|Steven Dillon||Victorian Interior |
The essay attempts to contribute to the developing field of visual studies by attending carefully to the social spaces figured forth by Victorian interior design and exterior architecture. The limitations of important theorists of nineteenth-century visuality--Walter Benjamin, Michel Foucault, Jonathan Crary--are argued, and an alternative sense of boundaries and transparency is claimed for English culture (in contrast to French). The essay discusses examples of visual culture from the London club scene, Thackeray's writings, pictures from the Illustrated London News, and The Crystal Palace. Instead of looking at nineteenth-century visuality as pre-cinematic, anticipates D.W. Griffith, it is suggested that we treat nineteenth-century visual culture through the history of architecture, looking instead towards Whistler. The final part of the essay examines the idea of the "empty room" in fiction, book illustration, and painting.
|Mark Goble||Cameo Appearances; or, When Gertrude Stein Checks In to the Grand Hotel |
This essay looks at both Stein's autobiographical writings of the 1930s and the larger iconography of celebrity that patterns her work in this period. It suggests that this iconography overlaps in several ways with the particular modernity captured by MGM's 1932 blockbuster Grand Hotel, chiefly in the profusion of cameo appearances which mark the film's primary innovation as a product of the Hollywood studio system, but which also contribute to its representation of modern life as an experience of overwhelming publicity and social motion. It traces a remarkably similar emphasis throughout The Autobiography of Alice B. Toklas and Everybody's Autobiography, paying close attention to the way both the film and Stein's texts seem to project the implications of their stars' sexualities--Garbo, Stein, Toklas--onto a curious circuitry of moments involving dogs and telephones.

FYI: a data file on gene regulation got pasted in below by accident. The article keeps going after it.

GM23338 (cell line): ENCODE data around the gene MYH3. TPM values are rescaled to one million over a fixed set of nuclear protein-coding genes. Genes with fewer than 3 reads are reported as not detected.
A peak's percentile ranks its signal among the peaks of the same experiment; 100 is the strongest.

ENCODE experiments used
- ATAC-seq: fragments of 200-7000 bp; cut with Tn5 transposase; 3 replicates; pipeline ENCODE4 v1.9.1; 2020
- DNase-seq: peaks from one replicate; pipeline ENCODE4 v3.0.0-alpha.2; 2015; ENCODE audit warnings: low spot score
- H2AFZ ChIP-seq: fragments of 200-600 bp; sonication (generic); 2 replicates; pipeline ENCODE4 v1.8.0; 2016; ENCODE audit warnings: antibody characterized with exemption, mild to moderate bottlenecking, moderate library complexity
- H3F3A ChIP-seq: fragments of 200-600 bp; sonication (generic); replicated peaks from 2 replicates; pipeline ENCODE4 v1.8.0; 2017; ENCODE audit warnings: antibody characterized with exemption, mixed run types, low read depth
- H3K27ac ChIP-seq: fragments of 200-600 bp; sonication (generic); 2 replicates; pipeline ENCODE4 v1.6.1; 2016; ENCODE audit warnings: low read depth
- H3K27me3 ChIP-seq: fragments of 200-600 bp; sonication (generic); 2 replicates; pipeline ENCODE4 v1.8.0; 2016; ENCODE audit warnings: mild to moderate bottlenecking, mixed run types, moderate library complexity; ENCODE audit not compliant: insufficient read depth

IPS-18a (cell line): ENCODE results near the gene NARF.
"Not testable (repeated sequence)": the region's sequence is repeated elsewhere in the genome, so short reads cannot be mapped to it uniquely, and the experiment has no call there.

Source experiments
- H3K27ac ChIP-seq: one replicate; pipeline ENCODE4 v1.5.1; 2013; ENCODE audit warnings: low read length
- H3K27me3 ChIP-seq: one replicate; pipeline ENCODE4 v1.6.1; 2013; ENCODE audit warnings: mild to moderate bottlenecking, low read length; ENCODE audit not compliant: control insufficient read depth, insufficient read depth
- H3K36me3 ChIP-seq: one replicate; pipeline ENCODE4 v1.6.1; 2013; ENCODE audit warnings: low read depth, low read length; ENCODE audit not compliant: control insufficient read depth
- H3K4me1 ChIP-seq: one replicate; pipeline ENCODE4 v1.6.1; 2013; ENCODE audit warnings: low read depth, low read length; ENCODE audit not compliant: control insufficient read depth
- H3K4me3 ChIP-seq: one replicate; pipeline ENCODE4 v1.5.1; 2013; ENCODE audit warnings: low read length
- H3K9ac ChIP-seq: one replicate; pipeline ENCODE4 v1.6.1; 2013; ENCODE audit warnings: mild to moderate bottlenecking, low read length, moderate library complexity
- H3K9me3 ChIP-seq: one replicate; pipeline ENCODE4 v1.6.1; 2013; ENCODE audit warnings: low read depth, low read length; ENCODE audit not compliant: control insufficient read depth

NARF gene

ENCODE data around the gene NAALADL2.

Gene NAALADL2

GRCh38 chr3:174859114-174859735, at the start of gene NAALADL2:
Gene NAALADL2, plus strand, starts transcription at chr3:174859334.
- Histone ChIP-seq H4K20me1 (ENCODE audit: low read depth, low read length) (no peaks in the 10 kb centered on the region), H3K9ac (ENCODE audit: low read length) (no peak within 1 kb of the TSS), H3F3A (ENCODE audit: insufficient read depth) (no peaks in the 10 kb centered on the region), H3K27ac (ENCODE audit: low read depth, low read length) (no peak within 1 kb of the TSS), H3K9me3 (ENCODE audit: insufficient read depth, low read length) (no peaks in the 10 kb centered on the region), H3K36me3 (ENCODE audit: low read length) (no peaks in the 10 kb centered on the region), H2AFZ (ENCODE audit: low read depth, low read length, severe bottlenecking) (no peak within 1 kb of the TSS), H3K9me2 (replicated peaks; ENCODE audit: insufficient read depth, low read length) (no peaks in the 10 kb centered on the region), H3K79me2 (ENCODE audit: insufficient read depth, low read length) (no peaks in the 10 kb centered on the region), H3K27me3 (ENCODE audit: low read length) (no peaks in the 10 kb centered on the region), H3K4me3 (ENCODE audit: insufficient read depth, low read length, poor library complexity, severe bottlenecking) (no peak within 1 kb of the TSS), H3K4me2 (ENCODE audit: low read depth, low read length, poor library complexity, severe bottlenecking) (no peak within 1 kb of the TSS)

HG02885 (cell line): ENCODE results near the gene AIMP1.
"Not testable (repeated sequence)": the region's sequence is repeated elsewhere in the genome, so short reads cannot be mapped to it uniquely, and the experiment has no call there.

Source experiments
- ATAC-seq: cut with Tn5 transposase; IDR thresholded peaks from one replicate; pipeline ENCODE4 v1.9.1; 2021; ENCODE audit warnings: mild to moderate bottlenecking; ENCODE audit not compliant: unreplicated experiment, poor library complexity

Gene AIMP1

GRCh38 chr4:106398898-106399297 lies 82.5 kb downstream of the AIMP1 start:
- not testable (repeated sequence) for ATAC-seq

|Nancy Vogeley||How Chivalry Formed the Myth of California |
Edward Everett Hale is generally credited with discovering the origins of the name California in the Spanish romance of chivalry, Sergas de Esplandian (1510). Writing in 1862, Hale detected in the name of the Amazon queen, Calafia, and in her island's name, California, the source for that state's naming. Neither scholars of American literature nor Hispanists have paid attention to that find. This article agrees with previous research that reading did inspire Spanish soldiers and mariners, but argues that these romances of chivalry, rather than drawing marvelous worlds as critics have thought, tell of contemporary events in Europe, the Mediterranean and the Near East. Political, religious and racial realities inform their chivalric conflicts and love interests. The books' stories, therefore, could be applied to the newness Spanish explorers were discovering in the Americas. After his initial linkage of California's name to a Spanish source, Hale took the book's symbolism to suggest contemporary realities of the Civil War in the United States. He thus confirmed chivalry's capacity for realistic statement. The existence of a political party in California in the 1860s, whose members were called "the chivs" and which worked to bring Southern practices of slavery to the state, also shows how chivalry's idealism could be stretched.
|Robert Weimann||Shakespeare After Theory by David Scott Kastan|
|Brook Thomas||Still the New World: American Literature in a Culture of Creative Destruction by Philip Fisher|
|Rita Felski||Reading 1922: A Return to the Scene of the Modern by Michael North|
|Maria DiBattista||The Novel in England 1900 - 1950, History and Theory by Robert Caserio|
Modern Language Quarterly | Department of English, Box 354330 |
University of Washington | Seattle, WA 98195-4430